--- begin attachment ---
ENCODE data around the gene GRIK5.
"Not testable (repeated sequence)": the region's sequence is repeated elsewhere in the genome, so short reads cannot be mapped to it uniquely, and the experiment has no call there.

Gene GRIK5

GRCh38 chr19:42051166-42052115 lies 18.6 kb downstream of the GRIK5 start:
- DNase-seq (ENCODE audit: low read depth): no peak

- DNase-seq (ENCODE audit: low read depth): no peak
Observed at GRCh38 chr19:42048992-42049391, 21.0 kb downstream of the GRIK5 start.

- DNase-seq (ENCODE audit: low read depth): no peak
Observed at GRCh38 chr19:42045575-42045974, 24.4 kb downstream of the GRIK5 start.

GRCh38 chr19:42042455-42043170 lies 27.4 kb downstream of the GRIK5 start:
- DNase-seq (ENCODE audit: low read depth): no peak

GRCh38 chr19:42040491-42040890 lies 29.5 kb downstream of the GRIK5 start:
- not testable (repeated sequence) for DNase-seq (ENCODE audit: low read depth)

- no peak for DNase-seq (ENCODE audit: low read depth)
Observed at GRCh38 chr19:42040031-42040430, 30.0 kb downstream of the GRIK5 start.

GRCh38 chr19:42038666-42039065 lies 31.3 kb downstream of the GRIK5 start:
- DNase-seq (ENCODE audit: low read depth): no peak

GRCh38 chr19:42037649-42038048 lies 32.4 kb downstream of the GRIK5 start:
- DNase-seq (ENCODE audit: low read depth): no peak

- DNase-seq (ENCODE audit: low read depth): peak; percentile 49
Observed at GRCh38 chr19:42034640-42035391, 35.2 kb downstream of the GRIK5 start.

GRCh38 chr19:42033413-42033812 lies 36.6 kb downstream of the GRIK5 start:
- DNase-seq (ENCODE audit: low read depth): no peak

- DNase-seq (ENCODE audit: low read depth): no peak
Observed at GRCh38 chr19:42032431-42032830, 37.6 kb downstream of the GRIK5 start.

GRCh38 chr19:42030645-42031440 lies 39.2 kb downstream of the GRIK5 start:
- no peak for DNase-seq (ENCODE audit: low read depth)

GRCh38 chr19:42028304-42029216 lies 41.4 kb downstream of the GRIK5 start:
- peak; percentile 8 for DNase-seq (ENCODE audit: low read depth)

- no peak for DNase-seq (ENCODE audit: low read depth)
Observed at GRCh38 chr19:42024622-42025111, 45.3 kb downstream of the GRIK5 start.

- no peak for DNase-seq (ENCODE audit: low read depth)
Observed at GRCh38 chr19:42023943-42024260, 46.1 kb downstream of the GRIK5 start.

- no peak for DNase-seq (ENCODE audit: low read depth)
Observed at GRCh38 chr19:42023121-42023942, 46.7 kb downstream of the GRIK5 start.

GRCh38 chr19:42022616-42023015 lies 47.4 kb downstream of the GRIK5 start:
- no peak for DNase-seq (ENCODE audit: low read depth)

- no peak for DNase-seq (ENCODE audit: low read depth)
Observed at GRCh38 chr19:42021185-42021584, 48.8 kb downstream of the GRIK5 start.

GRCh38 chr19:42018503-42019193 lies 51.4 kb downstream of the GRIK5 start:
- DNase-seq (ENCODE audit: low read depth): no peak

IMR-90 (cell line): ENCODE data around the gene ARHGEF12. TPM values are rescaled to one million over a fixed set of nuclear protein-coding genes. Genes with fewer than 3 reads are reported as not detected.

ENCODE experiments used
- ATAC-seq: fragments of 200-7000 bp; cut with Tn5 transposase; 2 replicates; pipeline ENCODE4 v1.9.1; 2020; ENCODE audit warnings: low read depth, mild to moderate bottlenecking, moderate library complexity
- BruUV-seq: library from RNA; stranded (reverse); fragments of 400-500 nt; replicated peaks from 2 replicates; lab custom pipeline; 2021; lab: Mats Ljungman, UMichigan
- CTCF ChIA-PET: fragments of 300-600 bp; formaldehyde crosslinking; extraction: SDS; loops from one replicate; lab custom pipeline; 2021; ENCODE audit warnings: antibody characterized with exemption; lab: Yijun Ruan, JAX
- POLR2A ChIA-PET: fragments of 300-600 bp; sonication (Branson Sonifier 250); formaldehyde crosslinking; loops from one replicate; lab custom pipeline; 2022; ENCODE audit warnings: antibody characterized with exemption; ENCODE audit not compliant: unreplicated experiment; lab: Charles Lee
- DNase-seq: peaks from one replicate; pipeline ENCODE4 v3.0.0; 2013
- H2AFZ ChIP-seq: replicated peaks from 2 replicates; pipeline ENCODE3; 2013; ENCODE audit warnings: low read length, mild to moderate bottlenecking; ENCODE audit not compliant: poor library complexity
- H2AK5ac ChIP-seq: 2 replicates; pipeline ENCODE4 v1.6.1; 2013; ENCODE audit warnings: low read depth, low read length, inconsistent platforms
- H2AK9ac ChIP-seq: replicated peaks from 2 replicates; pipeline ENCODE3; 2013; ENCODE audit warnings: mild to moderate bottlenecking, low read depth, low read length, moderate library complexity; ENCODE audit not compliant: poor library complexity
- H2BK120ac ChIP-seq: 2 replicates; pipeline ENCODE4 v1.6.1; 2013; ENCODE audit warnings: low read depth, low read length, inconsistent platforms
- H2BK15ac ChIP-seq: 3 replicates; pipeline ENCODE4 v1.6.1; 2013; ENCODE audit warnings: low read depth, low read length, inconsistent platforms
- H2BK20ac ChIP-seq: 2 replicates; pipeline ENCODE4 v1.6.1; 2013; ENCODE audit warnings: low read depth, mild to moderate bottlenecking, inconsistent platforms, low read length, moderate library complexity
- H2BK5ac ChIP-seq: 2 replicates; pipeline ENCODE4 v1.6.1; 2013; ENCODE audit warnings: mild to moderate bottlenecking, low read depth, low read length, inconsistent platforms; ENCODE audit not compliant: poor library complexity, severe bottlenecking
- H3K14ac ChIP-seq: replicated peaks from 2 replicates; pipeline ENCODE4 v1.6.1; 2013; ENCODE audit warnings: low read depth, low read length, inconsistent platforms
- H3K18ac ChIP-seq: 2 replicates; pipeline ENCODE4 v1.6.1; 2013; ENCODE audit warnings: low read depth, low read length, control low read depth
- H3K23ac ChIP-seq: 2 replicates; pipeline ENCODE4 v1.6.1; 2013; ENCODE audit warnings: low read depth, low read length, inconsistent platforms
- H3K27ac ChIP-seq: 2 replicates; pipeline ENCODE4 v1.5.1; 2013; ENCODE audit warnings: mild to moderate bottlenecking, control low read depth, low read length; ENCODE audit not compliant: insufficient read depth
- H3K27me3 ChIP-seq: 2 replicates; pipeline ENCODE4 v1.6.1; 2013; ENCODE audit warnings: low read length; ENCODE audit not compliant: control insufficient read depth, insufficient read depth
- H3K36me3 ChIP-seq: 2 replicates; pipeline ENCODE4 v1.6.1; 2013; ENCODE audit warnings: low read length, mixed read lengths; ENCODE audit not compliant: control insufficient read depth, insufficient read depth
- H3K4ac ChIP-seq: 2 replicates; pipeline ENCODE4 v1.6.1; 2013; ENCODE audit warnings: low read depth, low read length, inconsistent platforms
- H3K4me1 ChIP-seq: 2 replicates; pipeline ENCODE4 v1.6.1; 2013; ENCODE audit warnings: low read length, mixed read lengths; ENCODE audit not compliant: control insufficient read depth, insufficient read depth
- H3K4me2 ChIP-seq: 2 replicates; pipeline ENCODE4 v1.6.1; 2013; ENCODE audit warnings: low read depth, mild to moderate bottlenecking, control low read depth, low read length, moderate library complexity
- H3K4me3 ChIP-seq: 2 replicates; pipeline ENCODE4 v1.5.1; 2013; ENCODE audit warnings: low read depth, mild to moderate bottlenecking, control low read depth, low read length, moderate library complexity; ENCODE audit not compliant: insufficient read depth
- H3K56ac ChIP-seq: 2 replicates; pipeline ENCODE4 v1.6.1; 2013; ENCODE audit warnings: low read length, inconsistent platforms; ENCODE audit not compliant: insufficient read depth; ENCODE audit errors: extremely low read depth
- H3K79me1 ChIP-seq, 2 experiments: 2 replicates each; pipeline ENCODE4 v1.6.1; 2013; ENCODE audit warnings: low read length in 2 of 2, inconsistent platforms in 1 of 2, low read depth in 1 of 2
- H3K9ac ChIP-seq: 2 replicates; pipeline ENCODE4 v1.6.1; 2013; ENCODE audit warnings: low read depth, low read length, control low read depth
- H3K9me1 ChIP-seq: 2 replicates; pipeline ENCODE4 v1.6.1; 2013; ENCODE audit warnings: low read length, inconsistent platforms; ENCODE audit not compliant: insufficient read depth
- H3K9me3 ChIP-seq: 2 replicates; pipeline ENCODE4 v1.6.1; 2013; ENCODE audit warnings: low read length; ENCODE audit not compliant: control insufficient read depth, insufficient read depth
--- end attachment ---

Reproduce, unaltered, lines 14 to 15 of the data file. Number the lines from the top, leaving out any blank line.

- no peak for DNase-seq (ENCODE audit: low read depth)
Observed at GRCh38 chr19:42040031-42040430, 30.0 kb downstream of the GRIK5 start.